Screen Shot 2014-07-19 at 20.58.02So, Codecademy is a great resource for someone with a desire to learn to code properly. I would actually recommend that any teacher who wants to teach Computing at least have a go at one of the languages, if only to get an idea of the structure and that all important syntax. It is sometimes frustrating, sometimes downright silly and sometimes so difficult it makes you want to cry, but there is a massive sense of achievement when a piece of code does what you want it to and if my 9-10 year olds can have a go then anyone can!

*I say ‘create’, but what I mean is ‘filled in the gaps on a template’ on Pages for the Mac 😉

Code Club

Last Autumn my school was approached by a parent who worked for one of the big investment banks. He came to us as a representative of CAS, which, at the time, was an organisation I’d never heard of. Computing At School had been one of the many groups petitioning the government for a change in the curriculum and had a goal of supporting teachers and schools with introducing the new curriculum. He also mentioned a useful coding scheme of work called Code Club.

Within an hour of him leaving, I had already signed up to CAS and was investigating Code Club.

CAS is a great site, however it can be quite confusing and intense unless you have something specific in mind. I love the ideas behind it, but for a novice like me, I can find it all a bit overwhelming. Also, when I first signed up, it automatically sent me daily update emails, which just seemed to clog my inbox and annoy me. Now that I’m a bit more confident, I know I can use CAS to look for resources, as long as I know what I’m looking for, but I still wouldn’t go there instinctively. The other problem is that a lot of the resources, though helpful, are made with the assumption that you have some prior knowledge, which is not always the case. Having said that, I downloaded a lovely physical computing lesson plan which involved the children physically being a search engine (as a way of explaining how the world wide web and search engines work). One thing that CAS is really keen on is what they call ‘physical computing’, which does seem to be a great idea. Instead of explaining binary, act out binary, instead of explaining that your code syntax must be correct, act out being a line of code and see what happens when you misspell things or put them in the wrong place.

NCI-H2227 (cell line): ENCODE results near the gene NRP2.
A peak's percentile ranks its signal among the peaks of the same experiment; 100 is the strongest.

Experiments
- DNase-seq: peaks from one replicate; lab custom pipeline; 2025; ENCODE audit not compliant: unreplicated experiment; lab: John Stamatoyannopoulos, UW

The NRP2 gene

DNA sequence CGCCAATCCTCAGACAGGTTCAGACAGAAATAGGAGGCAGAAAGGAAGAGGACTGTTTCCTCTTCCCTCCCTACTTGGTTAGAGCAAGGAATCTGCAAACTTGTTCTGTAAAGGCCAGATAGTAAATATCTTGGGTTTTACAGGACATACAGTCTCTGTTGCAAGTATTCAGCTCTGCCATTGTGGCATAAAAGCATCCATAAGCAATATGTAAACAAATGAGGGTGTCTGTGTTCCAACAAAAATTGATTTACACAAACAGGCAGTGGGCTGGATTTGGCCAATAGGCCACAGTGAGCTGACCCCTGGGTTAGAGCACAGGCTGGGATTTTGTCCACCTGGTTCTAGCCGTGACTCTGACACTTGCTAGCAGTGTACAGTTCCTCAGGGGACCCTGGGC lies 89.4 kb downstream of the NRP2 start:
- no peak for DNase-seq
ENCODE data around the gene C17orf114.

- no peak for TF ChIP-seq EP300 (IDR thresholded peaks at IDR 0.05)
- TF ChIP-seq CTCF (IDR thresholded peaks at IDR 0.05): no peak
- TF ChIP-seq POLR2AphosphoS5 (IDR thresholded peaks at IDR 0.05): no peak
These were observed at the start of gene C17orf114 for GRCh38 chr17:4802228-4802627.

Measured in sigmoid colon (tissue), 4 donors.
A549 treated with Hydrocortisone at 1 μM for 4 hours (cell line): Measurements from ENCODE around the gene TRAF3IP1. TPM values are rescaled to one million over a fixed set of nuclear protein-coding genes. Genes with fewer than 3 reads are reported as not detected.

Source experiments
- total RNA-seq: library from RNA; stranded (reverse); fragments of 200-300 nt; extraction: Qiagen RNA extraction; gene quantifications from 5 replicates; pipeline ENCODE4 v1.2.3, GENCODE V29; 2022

Anyway, I also started to look at Code Club and the first thing that CC asks you to do is to search for a volunteer – this is my problem with the site – I spent a good few weeks mindlessly emailing their lists of volunteers, most of whom didn’t reply at all and the two that did both sent a terse “no I’m already running a code club” back. It would be helpful if volunteers could tick a box saying that they don’t want to be approached by any other clubs when they find one. From my experience, most club volunteers directly approach a school because they have some connection with it (the parent mentioned above did offer to help, but only if we could run an 8am club, which I just don’t have time for). Anyway, disheartened and a bit cross, I took the plunge and decided to run the club myself; I really wish I’d done this from the outset as it would have saved me a lot of time and effort, particularly since the resources are so well written and easy to follow.

When I last looked, there were 4 terms of code club resources, however, their aim is to have 6 full terms of information. The first two terms are titled Scratch and Advanced Scratch, then CSS and HTML, followed by Python.

The first term contains three ‘levels’ of Scratch games to make: each level has three games in it. My first reaction was that the children would finish it all well before the end of term – 9 games, 9 weeks right? How wrong I was….by the end of term 2 I had 3 children that finished level 2 and that was the furthest anyone got….having said that, we did get distracted by Raspberry Pi and Codecademy, but more on that later.